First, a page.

People of all ages and health conditions may benefit from creating estate plans, including advance directives. Advance directives, such as a health care power of attorney, may provide valuable guidance in the event of incapacitating injuries or illness. Through a health care power of attorney, people may name health care proxies or agents to make decisions for them if they cannot voice their wishes themselves.
Using care when selecting their health care proxies may help people choose the right people to take on this substantial responsibility.
Choose someone who meets the requirements
According to MayoClinic.org, when creating advance directives, people may name health care proxies that meet the necessary state requirements. For instance, the state may require such advocates to be of a certain age. With few exceptions, people may not choose their physicians or other members of their medical care teams to serve as their health care agents.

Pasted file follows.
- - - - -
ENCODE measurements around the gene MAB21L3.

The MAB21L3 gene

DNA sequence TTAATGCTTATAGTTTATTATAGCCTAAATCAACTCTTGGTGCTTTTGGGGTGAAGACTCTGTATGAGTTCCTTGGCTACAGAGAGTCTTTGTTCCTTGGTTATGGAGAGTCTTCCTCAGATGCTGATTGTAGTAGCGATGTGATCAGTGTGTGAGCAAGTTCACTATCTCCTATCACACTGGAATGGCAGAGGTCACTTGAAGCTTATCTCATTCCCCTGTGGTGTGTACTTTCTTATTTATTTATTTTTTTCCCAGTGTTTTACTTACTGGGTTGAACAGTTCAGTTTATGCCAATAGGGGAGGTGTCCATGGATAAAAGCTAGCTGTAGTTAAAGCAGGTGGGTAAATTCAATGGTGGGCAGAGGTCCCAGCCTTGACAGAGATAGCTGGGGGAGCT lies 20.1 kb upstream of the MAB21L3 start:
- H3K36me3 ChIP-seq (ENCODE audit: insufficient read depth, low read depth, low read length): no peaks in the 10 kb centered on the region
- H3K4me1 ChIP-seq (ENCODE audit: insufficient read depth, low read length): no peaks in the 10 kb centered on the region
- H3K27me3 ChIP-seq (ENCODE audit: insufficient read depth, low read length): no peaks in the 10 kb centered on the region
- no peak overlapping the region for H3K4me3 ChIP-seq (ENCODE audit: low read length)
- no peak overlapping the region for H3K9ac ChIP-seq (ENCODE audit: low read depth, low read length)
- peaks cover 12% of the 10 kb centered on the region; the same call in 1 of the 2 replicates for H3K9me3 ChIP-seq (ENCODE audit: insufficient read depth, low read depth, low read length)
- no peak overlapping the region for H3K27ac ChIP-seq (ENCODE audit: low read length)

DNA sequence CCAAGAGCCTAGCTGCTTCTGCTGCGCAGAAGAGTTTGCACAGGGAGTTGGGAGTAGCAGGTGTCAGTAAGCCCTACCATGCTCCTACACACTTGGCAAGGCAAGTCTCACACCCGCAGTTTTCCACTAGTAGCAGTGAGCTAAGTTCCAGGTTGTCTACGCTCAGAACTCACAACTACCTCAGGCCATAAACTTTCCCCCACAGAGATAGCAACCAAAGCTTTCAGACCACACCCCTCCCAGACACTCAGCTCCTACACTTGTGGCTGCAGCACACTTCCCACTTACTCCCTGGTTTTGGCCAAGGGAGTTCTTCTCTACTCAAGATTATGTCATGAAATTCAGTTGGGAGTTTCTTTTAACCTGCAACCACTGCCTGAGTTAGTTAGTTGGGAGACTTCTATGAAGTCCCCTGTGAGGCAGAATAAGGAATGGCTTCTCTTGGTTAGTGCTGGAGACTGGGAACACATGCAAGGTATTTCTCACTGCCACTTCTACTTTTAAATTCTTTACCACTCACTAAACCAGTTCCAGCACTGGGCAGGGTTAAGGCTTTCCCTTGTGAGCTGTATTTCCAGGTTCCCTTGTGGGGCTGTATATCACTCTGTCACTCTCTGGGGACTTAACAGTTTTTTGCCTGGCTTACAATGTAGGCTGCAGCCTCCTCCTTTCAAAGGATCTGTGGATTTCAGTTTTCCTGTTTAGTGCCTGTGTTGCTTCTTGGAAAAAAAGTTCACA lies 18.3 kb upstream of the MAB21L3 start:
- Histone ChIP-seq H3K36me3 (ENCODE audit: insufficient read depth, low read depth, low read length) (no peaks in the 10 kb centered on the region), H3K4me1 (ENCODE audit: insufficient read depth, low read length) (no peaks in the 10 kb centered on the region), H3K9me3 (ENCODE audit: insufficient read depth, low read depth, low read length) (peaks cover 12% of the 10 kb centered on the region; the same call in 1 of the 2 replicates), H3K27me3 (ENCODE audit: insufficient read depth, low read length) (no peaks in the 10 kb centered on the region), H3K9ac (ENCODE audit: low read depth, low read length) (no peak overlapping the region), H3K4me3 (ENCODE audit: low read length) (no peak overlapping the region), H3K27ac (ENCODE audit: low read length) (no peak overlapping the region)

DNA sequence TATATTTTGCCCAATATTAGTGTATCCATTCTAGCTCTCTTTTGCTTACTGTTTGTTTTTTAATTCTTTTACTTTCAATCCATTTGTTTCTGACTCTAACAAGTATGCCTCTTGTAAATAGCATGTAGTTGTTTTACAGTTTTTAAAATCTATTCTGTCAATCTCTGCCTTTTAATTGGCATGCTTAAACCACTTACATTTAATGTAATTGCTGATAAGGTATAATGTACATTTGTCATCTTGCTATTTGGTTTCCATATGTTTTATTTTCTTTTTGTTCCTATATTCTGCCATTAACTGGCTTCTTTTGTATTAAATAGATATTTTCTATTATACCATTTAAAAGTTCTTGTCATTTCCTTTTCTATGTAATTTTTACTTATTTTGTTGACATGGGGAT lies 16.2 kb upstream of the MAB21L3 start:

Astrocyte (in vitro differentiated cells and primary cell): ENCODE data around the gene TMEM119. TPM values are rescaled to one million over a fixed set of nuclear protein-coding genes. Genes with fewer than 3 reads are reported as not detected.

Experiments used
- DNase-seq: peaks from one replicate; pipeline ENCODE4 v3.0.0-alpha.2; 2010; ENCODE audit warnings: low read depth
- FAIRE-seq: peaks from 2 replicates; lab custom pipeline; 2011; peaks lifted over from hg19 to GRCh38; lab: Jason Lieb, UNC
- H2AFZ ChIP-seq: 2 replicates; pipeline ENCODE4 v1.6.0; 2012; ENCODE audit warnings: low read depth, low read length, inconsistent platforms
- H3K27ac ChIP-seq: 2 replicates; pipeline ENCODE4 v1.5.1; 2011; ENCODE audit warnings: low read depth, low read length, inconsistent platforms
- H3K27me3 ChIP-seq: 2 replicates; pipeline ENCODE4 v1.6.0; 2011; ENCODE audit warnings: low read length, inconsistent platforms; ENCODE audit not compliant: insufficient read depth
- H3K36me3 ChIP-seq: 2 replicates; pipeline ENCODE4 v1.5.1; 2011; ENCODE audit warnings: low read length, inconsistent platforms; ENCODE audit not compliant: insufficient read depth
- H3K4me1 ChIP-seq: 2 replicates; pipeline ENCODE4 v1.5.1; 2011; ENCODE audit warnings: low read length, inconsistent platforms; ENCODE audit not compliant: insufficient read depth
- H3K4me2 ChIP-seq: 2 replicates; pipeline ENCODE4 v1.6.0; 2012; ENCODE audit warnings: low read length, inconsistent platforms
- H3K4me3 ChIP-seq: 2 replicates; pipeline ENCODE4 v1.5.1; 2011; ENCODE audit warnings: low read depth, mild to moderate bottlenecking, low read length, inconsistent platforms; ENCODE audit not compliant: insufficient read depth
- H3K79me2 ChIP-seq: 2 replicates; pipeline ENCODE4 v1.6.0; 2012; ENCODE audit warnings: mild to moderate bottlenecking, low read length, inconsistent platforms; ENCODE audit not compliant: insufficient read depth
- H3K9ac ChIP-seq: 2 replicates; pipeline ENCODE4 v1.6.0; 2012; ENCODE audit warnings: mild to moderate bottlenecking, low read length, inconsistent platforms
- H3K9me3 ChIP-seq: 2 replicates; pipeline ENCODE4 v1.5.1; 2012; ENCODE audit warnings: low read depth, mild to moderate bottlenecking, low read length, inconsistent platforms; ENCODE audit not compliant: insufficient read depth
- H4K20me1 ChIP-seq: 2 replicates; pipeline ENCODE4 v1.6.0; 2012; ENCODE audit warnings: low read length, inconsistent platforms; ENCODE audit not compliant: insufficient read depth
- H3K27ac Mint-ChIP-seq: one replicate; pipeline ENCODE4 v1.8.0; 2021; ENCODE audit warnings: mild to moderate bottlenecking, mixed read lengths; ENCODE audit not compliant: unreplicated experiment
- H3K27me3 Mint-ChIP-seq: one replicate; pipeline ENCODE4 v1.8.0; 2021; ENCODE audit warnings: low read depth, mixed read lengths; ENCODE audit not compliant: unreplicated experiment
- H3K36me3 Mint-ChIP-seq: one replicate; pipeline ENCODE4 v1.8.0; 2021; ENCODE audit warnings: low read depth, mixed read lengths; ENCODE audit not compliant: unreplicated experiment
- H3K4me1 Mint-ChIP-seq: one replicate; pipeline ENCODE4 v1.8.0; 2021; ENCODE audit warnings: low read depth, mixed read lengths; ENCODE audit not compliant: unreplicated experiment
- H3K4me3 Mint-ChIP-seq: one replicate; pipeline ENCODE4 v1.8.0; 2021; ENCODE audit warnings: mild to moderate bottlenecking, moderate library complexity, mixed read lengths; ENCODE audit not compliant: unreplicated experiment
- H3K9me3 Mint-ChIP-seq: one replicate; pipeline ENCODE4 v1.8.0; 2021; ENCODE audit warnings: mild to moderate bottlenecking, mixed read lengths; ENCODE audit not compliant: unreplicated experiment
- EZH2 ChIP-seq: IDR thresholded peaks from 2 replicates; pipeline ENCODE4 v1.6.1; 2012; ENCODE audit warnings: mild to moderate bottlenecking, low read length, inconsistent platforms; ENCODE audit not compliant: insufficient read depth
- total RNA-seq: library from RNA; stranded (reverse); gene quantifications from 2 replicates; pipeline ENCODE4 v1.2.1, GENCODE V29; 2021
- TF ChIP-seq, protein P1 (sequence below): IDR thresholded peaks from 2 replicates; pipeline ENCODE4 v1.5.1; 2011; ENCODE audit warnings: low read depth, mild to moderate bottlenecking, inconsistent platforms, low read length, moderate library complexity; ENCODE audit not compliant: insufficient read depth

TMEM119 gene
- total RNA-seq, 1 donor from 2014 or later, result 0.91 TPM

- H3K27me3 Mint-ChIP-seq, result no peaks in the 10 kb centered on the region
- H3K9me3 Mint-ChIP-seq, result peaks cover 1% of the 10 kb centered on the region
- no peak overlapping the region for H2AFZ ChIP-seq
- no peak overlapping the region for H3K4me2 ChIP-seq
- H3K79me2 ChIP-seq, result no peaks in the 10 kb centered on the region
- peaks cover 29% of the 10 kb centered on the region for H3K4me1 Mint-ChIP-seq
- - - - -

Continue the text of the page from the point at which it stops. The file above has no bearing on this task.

Select an advocate who will make the tough choices
When choosing a health care proxy, people may consider whether their chosen representatives will make difficult decisions. Part of acting as a health care proxy may involve making decisions that do not align with their own beliefs. For example, health care agents who would choose to receive cardiopulmonary resuscitation themselves may have to enforce do not resuscitate orders for principals who have indicated they do not want that type of medical treatment.
Pick someone open to talking
According to WebMD.com, when choosing a health care proxy, people may select friends, family members or acquaintances open to talking about end-of-life decisions. No one can anticipate every possible scenario when creating an advance directive. By selecting someone willing to talk about their wishes and values when it comes to life-saving medical treatment, people may ensure their patient advocates will make decisions based on their beliefs.
Considering end-of-life decisions when otherwise healthy may seem unnecessary. However, having health care proxies and other advance directives in place may ensure people’s wishes get carried out, even if an injury or illness prevents them from speaking for themselves.